Human Respiratory Syncytial Virus Memphis 37 Grown in HEp-2 Cells Causes more Severe Disease in Lambs than Virus Grown in Vero Cells
Van Geelen, Albert
Respiratory syncytial virus (RSV) is the most common cause of bronchiolitis in infants and young children. A small percentage of these individuals develop severe and even fatal disease. To better understand the pathogenesis of severe disease and develop therapies unique to the less-developed infant immune system, a model of infant disease is needed. The neonatal lamb pulmonary development and physiology is similar to that of infants, and sheep are susceptible to ovine, bovine, or human strains of RSV. RSV grown in Vero (African green monkey) cells has a truncated attachment G glycoprotein as compared to that grown in HEp-2 cells. We hypothesized that the virus grown in HEp-2 cells would cause more severe clinical symptoms and cause more severe pathology. To confirm the hypothesis, lambs were inoculated simultaneously by two different delivery methods (intranasal and nebulized inoculation) with either Vero-grown or HEp-2-grown RSV Memphis 37 (M37) strain of virus to compare viral infection and disease symptoms. Lambs infected with HEp-2 cell-derived virus by either intranasal or nebulization inoculation had significantly higher levels of viral RNA in lungs as well as greater clinical disease including both gross and histopathologic lesions compared to lambs similarly inoculated with Vero-grown virus. Thus, our results provide convincing in vivo evidence for differences in viral infectivity that corroborate previous in vitro mechanistic studies demonstrating differences in the G glycoprotein expression by RSV grown in Vero cells.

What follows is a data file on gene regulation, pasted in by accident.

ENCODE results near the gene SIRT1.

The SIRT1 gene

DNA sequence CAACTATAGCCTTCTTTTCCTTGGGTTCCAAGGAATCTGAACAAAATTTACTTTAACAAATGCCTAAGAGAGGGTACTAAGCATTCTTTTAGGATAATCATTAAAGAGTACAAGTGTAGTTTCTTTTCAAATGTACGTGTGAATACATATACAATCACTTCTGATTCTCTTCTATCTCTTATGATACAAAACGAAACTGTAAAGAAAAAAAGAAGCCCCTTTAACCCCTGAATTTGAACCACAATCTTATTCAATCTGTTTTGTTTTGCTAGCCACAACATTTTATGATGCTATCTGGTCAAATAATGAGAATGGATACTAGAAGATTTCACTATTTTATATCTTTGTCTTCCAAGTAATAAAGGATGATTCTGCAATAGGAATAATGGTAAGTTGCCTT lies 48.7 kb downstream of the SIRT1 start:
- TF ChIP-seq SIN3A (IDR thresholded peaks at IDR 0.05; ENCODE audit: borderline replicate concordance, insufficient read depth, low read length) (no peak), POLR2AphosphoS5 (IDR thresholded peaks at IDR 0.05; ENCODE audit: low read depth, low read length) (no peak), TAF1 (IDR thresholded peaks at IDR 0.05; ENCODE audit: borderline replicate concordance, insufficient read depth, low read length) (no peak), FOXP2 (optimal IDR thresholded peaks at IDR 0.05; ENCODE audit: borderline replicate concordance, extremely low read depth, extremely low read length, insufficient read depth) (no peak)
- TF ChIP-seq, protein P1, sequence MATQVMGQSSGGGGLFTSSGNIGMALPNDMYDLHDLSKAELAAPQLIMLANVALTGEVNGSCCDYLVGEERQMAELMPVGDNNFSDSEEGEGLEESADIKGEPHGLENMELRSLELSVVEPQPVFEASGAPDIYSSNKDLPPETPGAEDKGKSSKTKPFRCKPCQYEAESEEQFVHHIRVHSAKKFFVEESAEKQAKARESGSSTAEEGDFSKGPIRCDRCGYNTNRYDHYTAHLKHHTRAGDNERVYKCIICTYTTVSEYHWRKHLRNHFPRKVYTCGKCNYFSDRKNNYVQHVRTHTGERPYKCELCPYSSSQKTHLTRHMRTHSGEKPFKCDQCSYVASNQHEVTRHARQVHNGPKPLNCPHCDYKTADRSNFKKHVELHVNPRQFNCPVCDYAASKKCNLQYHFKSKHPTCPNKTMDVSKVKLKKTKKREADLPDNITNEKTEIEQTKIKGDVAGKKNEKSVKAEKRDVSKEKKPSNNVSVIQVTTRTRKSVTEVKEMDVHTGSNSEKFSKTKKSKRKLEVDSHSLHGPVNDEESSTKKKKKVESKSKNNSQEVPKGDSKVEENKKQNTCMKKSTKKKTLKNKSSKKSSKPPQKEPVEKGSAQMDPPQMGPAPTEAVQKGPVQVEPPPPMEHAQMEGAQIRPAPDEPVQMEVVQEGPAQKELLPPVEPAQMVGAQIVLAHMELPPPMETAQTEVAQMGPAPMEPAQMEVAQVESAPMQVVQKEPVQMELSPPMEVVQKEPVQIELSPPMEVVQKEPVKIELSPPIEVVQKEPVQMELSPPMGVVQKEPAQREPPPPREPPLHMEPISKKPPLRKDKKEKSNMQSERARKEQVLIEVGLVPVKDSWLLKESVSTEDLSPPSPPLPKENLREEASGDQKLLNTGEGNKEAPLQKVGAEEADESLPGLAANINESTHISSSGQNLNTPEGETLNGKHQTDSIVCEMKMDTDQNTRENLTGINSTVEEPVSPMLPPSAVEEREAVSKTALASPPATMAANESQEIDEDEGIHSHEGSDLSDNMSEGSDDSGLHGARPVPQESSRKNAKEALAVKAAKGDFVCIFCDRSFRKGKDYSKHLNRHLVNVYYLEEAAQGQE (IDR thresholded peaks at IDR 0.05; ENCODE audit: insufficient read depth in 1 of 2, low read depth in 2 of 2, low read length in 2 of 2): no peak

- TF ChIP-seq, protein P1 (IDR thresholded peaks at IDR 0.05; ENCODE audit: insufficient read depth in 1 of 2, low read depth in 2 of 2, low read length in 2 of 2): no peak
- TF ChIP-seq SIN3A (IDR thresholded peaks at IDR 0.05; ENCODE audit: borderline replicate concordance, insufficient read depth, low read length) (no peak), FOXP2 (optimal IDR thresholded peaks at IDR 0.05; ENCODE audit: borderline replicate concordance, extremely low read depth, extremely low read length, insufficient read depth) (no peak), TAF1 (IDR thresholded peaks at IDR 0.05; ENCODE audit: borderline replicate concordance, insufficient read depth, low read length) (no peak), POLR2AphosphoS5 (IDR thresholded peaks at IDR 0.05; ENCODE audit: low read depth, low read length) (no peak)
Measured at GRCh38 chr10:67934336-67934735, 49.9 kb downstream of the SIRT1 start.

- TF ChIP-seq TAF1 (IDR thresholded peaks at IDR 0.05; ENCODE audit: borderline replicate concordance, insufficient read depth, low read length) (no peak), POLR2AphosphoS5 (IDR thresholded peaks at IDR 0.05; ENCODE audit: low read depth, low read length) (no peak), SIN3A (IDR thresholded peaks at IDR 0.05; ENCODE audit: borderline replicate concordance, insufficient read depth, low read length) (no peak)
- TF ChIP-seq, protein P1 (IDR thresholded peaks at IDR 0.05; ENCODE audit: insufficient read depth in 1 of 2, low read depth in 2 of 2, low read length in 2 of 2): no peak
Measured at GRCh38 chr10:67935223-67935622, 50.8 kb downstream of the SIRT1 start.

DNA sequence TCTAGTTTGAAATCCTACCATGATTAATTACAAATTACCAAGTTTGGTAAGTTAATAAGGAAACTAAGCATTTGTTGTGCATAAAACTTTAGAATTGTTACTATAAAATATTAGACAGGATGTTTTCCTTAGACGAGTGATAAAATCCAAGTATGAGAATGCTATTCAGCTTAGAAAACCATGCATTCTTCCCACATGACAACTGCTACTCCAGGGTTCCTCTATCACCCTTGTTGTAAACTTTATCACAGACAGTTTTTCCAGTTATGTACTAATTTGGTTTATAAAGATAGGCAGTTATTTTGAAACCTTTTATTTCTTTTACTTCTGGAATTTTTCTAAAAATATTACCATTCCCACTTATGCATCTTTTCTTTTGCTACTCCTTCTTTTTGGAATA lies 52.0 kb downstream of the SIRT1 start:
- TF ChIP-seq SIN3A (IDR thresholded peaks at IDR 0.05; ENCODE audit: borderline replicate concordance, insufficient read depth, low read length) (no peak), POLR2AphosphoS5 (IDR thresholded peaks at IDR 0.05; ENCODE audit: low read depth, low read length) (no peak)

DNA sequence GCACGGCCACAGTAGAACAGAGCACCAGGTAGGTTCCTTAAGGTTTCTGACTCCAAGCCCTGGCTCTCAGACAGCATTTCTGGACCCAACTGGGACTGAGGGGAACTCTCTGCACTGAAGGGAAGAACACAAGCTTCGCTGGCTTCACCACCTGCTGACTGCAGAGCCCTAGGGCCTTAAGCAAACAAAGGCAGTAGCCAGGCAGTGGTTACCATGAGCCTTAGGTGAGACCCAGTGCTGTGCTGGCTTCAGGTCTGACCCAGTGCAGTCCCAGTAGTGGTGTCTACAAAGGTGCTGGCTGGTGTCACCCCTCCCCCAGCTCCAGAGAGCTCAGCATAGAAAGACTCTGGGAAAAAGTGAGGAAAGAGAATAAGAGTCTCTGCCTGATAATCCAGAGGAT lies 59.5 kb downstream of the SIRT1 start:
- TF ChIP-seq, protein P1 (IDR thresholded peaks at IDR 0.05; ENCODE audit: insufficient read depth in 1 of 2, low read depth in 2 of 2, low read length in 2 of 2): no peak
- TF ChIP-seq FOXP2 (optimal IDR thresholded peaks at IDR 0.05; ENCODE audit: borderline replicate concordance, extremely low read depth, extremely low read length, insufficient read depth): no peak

This article is from Viruses 5 (2013): 2881–2897, doi:10.3390/v5112881.